Prime Minister Theresa May recently announced the appointment of Conservative MP Tracey Crouch as the new ‘Minister for Loneliness’. The new role comes in result of a report on loneliness conducted by the Jo Cox Commission on Loneliness, which revealed that over 9 million adults in Britain are affected by loneliness. The cross-party project was started by late Labour MP Jo Cox and continued by Labour’s Rachel Reeves and the Conservatives’ Seema Kennedy, following Cox’s murder by a far-right terrorist in June 2016.
The Foundation saw thirteen charities and businesses involved with some of the most isolated groups in society come together with MPs to develop detailed recommendations for the Government on how to tackle loneliness. These recommendations include devising a ‘national indicator’ of loneliness, producing yearly reports on loneliness, providing funding for communities, and, of course, nominating a Minister to lead the charge in creating a national strategy to combat the problem of loneliness. In her announcement, the Prime Minister said, “For far too many people, loneliness is the sad reality of modern life. I want to confront this challenge for our society and for all of us to take action to address the loneliness endured by the elderly, by carers, by those who have lost loved ones – people who have no one to talk to or share their thoughts and experiences with.”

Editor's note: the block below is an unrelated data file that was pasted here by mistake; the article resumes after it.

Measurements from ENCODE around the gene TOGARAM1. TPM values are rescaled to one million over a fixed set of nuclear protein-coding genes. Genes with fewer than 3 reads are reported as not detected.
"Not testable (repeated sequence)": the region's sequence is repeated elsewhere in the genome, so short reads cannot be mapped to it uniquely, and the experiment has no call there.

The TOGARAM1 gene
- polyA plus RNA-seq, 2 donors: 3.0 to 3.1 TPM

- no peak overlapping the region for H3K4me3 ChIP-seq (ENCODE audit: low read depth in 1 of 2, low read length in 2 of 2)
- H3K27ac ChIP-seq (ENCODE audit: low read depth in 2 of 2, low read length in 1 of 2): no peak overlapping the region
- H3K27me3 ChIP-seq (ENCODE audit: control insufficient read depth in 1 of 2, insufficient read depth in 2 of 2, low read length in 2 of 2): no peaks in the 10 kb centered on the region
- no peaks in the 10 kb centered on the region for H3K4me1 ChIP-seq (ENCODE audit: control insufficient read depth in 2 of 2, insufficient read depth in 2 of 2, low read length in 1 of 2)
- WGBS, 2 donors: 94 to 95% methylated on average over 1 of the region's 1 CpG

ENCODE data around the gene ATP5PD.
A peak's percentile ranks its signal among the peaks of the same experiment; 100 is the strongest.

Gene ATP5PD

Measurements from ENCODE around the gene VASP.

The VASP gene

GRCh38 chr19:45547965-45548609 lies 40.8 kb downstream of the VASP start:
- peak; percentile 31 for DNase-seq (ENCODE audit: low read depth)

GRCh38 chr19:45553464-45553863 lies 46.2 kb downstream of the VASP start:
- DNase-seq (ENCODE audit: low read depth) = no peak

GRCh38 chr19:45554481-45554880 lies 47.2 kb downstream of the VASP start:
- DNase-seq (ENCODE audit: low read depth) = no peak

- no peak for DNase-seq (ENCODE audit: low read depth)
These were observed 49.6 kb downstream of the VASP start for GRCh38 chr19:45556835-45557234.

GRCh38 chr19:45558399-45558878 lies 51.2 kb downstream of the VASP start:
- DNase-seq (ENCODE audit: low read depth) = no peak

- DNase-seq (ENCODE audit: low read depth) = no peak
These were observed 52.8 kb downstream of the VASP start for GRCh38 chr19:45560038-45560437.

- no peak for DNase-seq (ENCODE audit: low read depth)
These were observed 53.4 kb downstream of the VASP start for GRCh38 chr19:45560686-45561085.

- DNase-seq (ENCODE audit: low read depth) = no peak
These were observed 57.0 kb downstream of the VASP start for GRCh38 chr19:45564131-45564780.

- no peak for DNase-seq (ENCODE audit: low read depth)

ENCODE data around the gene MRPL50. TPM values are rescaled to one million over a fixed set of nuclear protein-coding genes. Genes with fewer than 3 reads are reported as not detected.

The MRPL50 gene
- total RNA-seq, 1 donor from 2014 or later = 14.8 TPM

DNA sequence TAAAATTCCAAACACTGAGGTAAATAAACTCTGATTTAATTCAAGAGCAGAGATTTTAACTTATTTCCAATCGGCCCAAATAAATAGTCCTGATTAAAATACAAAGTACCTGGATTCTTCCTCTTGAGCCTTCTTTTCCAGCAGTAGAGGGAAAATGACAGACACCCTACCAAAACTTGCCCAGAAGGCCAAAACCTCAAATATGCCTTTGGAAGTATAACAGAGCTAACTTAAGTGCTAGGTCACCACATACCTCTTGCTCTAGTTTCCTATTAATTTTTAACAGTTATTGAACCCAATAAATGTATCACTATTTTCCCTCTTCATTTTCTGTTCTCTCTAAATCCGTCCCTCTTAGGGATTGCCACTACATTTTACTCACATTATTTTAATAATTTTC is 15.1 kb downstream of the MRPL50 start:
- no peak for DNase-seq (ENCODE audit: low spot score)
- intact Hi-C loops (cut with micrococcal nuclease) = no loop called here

On the surface, this sounds like a wonderful idea. Loneliness is undoubtedly a serious problem for people of all ages: a 2015 study conducted by researchers from Brigham Young University in the U.S. found that living alone or feeling lonely raises the likelihood of premature death by around 30%. However, Theresa May and her government have a notoriously shaky track record when it comes to dealing with mental health issues. Despite the Prime Minister’s promise to “transform mental health services”, the BBC reported last April that mental health care funding in England had been cut by £4.5 million. Additionally, funding for public libraries has fallen an astounding £66 million in the last four years, which has seen the closure of over 100 libraries across Britain. With libraries being one of the precious few social spaces still free to access, it is safe to say that such closures have contributed to feelings of isolation amongst the public. It is easy to see why some are sceptical about the new role – the Government will have to put its money where its mouth is in order to affect significant change.
Is having a Minister for Loneliness a nice concept? Of course. Is the position a fitting tribute to Jo Cox’s legacy? Absolutely. Will it actually have any effect on the lives of lonely and isolated people in Britain? Only time will tell.
[Rebecca Rae – @rae_rebecca]